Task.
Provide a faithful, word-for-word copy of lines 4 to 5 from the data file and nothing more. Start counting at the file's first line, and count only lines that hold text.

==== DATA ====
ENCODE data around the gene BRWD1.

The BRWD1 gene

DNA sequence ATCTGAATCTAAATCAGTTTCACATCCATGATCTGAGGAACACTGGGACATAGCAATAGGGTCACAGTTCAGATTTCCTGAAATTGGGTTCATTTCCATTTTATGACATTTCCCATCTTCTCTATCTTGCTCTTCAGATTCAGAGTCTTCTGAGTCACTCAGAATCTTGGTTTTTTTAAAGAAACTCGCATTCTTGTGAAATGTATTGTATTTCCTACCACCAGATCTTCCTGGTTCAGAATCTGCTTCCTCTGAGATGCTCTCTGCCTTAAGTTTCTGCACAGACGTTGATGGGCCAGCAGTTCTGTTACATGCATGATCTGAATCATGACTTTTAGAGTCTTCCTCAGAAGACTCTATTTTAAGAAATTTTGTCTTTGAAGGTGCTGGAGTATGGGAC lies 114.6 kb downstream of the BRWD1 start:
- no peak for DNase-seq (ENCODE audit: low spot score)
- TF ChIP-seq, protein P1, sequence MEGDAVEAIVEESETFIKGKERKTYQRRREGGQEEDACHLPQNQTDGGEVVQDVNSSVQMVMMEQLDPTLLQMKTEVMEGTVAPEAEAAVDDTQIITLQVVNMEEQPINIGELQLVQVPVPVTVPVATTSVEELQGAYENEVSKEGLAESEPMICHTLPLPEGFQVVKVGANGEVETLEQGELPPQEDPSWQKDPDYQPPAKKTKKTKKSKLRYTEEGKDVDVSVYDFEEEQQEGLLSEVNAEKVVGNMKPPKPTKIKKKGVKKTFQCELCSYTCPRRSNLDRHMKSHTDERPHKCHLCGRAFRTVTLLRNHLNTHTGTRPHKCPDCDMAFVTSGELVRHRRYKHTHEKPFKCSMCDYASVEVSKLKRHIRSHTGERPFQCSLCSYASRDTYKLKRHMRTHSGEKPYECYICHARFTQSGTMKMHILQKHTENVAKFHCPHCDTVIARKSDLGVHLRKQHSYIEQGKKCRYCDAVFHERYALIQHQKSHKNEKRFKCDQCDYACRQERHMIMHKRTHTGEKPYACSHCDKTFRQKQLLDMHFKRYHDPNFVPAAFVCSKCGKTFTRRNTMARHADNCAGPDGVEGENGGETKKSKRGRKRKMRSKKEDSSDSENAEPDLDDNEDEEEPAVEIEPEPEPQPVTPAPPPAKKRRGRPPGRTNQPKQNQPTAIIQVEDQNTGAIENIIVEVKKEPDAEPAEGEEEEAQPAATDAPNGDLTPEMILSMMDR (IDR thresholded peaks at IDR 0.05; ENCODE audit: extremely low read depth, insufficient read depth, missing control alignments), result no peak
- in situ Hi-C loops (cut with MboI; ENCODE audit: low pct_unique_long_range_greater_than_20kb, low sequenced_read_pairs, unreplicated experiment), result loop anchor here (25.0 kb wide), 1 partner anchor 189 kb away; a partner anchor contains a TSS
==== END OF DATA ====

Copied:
- no peak for DNase-seq (ENCODE audit: low spot score)
- TF ChIP-seq, protein P1, sequence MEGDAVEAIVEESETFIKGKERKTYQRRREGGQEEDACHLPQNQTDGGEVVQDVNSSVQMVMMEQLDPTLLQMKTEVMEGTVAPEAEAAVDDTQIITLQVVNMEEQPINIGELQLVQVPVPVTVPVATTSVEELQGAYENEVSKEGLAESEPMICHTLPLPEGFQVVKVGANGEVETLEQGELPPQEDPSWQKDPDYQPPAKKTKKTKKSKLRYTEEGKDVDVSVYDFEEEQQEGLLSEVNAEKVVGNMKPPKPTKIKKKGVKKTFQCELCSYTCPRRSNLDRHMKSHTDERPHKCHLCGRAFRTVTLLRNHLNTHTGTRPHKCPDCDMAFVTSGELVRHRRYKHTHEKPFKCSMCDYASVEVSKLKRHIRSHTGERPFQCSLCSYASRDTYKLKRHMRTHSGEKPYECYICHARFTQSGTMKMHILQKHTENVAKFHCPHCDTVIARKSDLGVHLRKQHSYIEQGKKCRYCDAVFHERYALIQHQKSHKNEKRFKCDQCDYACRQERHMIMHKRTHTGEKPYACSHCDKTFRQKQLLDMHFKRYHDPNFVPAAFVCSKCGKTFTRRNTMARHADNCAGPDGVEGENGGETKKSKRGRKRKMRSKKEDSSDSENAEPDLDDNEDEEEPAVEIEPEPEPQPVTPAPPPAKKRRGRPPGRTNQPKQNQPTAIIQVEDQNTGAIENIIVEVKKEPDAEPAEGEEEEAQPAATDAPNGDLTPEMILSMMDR (IDR thresholded peaks at IDR 0.05; ENCODE audit: extremely low read depth, insufficient read depth, missing control alignments), result no peak